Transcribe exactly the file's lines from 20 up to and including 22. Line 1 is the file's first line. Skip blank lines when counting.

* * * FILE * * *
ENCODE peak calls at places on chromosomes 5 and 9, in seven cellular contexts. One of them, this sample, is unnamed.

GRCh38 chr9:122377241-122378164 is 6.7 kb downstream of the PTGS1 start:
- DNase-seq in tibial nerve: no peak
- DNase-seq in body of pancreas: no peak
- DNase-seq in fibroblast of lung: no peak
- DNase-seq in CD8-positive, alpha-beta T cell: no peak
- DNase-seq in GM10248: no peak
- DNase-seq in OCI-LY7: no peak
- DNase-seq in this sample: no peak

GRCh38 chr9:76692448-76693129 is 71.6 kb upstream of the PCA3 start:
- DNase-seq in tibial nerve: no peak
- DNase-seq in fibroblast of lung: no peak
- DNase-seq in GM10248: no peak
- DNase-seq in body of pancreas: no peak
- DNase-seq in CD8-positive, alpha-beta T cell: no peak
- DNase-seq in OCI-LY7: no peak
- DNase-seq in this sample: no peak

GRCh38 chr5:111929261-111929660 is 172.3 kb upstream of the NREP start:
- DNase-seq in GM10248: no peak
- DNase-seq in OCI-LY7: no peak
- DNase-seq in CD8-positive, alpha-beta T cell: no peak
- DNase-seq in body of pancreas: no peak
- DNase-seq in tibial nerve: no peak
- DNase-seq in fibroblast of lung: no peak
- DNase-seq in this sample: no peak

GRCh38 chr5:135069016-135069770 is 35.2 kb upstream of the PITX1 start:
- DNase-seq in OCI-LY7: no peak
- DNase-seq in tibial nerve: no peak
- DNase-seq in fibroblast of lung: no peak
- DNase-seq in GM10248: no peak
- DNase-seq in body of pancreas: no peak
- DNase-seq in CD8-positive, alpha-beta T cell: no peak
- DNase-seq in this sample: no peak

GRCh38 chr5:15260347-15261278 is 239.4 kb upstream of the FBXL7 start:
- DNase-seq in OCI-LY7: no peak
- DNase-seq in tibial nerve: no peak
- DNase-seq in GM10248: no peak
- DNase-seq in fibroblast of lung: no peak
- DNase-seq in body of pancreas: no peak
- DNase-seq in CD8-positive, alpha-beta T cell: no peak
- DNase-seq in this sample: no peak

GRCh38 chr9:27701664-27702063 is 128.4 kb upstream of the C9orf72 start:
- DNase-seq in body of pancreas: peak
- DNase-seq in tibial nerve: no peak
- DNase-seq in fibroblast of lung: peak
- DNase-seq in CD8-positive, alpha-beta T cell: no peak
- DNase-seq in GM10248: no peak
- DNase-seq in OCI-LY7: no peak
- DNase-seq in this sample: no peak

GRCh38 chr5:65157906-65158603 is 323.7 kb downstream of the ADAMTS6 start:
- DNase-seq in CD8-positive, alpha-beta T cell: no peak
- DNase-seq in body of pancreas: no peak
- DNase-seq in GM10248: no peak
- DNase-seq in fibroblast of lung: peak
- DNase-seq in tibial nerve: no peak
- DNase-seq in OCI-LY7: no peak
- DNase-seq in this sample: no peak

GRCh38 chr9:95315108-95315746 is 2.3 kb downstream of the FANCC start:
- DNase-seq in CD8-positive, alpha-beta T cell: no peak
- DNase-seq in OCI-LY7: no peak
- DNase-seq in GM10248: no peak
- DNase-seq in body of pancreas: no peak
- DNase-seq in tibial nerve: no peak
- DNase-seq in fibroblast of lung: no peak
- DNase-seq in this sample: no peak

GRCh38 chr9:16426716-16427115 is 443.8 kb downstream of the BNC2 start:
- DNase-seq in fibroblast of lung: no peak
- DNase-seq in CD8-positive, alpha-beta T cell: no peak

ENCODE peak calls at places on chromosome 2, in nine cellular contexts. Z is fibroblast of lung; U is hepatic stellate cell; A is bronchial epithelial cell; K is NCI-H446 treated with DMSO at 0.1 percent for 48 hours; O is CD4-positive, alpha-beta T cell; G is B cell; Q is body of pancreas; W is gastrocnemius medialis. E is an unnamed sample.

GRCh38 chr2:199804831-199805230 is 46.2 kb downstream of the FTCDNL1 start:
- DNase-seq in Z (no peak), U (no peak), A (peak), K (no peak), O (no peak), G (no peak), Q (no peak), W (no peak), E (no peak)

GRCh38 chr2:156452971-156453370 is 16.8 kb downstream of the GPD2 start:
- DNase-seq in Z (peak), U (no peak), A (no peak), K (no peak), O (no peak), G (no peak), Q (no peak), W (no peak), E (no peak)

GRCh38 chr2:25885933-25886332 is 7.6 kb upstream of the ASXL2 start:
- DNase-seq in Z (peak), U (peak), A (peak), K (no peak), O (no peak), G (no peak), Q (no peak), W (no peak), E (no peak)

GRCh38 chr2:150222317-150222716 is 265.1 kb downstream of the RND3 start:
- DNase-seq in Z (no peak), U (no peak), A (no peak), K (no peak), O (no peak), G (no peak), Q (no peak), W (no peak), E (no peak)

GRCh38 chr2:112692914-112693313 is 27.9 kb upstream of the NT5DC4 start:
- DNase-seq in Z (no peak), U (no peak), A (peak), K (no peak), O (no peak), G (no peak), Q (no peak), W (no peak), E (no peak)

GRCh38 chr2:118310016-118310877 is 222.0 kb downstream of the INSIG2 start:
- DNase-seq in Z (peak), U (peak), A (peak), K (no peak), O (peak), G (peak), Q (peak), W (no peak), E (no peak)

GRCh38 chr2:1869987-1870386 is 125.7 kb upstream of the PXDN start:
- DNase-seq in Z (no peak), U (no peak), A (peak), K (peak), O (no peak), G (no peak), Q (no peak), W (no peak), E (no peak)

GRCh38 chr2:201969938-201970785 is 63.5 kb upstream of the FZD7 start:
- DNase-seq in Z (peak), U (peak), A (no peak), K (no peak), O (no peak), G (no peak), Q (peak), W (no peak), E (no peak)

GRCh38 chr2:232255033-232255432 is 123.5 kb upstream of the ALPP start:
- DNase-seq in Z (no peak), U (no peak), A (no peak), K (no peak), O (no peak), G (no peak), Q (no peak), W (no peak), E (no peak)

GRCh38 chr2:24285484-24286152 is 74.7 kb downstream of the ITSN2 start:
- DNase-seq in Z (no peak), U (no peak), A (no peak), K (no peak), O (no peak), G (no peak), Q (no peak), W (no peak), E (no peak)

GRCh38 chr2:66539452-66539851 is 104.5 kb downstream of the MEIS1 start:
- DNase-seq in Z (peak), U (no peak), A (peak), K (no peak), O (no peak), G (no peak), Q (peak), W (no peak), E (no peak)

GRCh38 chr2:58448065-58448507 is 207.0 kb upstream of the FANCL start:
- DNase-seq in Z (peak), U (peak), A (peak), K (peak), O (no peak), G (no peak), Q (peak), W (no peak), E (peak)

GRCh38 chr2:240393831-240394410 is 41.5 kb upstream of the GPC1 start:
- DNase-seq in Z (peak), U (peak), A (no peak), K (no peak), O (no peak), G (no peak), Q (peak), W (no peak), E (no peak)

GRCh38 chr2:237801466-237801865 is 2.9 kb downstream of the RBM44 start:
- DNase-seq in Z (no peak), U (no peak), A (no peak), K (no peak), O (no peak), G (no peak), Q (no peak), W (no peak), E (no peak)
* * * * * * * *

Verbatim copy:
- DNase-seq in OCI-LY7: no peak
- DNase-seq in CD8-positive, alpha-beta T cell: no peak
- DNase-seq in body of pancreas: no peak